I write extensively about using technology to boost productivity, which in my mind is the primary purpose of the stuff. Otherwise, you could save the money and use it to buy new carpeting for the office.
I have to confess that I sometimes use technology in a way that is the exact opposite of productivity. I waste good daylight hours using it for short bursts of enjoyment. But what’s a day without some surreptitious playtime?
“Webcomics” are some of my favorite time wasters. They tend to be a little less genteel than the usual newspaper fare, so peruse them at your own peril. That said, let’s examine some online commentary about office and techie life.
The undisputed flagship of office-centered strips is Dilbert (www.dilbert.com). Scott Adams, Dilbert’s creator, is now in the same league as Peanuts’ Charles M. Schulz or Garfield’s Jim Davis.
The Dilbert site features a blog that Adams writes. Dilbert and the blog can both be wickedly funny, but I can take them only in small doses. Adams’ flinty cynicism takes its toll on my attitude. His blog is rarely about office matters anymore, but if you want unvarnished and often funny blowtorch writing, Adams is your guy.
Dilbert is a rare injection of sophisticated harshness into the usually mushy humor of the newspaper funny pages, but it’s by no means unusual on the Web, which features many acerbic strips. Webcomics are often meant for adults, and educated adults at that. Techie humor abounds on the Web. XKCD.com is perhaps the most famous of them. It’s written by a physicist, and it shows in spades. If you need a test for true geek-ness, see if the test subject laughs at XKCD. If the test subject is still in graduate school, hit him or her with Piled Higher and Deeper (phdcomics.com), a webcomic about life in a doctorate program.
UserFriendly (userfriendly.org) is both a techie strip and a business one. It chronicles the lives of employees at Internet service provider Columbia Internet. To give you an idea of the technology in-jokes it contains, the office’s mangy little cat is known as “5.” Believe it or not, that’s a joke.
Some of the UserFriendly cast aren’t techies but businessfolk, people who worry about meeting payroll and scoring venture capital funding. In some recent strips, for example, the head of Columbia Internet is raising capital the old-fashioned way: by acquiring a thermonuclear missile and threatening world leaders. The strip has long since gone into reruns, but there’s such a massive backlog of strips that even this daily webcomic could go on a long time without anyone noticing repeats.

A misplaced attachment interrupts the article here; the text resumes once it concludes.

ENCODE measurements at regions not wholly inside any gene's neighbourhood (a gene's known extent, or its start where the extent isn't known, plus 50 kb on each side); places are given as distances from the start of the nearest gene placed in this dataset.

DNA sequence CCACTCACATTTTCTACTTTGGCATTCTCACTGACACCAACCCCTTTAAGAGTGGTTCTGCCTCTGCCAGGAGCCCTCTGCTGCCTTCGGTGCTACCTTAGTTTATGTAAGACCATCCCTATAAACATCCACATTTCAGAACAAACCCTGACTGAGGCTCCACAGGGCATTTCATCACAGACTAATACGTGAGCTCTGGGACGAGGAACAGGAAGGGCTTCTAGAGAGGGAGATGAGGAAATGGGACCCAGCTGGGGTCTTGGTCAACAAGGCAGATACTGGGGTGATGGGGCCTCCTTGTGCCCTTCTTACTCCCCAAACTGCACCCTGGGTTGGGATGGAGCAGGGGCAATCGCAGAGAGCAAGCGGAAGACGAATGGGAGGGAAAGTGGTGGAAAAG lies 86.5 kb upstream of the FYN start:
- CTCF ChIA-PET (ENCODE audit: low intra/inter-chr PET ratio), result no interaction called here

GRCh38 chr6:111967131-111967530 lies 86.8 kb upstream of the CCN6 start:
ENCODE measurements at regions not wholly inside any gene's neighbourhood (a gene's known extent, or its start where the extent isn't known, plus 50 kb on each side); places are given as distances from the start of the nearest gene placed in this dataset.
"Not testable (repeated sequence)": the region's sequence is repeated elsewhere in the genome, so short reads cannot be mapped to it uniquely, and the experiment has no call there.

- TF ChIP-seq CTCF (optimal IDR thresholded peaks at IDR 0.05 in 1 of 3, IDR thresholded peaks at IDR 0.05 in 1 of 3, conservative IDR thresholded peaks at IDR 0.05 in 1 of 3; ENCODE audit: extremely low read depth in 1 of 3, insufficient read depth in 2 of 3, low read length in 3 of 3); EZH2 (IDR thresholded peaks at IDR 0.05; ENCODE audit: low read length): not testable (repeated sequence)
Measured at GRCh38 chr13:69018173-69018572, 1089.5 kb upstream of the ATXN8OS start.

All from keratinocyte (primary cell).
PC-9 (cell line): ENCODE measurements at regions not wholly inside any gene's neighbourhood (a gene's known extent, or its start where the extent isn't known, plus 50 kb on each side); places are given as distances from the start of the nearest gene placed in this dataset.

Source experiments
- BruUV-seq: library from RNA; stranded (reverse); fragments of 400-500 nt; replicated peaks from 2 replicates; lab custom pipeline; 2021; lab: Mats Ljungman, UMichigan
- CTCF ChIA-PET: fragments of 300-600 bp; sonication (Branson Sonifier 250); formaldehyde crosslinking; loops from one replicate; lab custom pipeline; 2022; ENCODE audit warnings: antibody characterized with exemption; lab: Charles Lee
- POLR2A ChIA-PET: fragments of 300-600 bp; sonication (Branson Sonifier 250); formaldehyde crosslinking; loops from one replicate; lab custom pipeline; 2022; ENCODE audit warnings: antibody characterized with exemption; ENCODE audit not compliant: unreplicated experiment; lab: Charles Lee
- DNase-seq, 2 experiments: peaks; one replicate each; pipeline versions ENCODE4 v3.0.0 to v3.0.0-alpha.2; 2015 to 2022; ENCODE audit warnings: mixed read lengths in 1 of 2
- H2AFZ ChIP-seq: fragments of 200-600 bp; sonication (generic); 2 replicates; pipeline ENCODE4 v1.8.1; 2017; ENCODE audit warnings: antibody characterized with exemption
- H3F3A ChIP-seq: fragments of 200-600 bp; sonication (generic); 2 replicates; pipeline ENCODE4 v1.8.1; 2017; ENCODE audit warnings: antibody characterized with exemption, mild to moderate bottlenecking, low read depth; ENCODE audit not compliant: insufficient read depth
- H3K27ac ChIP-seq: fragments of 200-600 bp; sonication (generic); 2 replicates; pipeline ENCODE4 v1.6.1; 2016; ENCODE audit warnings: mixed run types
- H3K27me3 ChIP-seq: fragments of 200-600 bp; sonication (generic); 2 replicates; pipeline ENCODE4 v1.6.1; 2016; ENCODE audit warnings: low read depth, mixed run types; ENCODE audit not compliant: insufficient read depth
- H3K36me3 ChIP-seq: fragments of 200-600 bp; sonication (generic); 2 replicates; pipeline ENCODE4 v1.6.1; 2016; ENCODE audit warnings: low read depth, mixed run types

Webcomic artists are often snarky. The Joy of Tech (joyoftech.com ) is a great example. The artists are apparently enamored of Apple products and feature them in the strip, but frequently with some biting sarcasm thrown in.
BugBash is another strip about technology and the business of technology. It’s somewhat reminiscent of Dilbert in its themes, but quite different in the writing and drawing. Characters do truly strange things to get the job done. A recent example had the employees sitting around a table trying to work out an incentive system, when one of them suggests “bacon.” A subsequent vote reveals the nearly unanimous agreement on bacon. Believe me, it’s funny in the original.
Work Bytes (workbytescomic.com) is a tamer, if surreal, strip about cubicle dwellers at ElectroCorp, led by Norton, the resident engineer and genius. (Why do so many of these strips feature engineers as heroes? Must be coincidence.)
A more strictly business-oriented webcomic that’s been somewhat overlooked is 1.00 FTE (onefte.com). It’s a one-panel strip with minimal art but a sharply satirical view of corporate life. In one panel, for example, there’s a meeting about the “special” employee referral program. It’s special because it includes a flag for, “I’m referring this person only because of pressure from friends or relatives.” Like Dilbert, 1.00 FTE expresses what many of us have felt over the years.
Thanks to the immortality of material on the Web, it’s even possible to enjoy webcomics that have long since been dust-binned. Digi-Comic (digi-comic.com) is an example. The strips shown on the page date back to 2006, so some of the technology allusions may be a little stale. Moribund webcomics litter the landscape online. Sometimes it’s just fun practicing a bit of Google archaeology to find them.
I’m obviously not advocating chasing webcomics all day. But office work can be both tedious and emotionally strenuous, and small bits of relaxation are good for the soul. I’d rather have workers occasionally chuckling at their screens than growling into their phones. Technology makes our lives faster and more stressful, but it can lighten the load, too.•
Altom is an independent local technology consultant. His column appears every other week. He can be reached at firstname.lastname@example.org.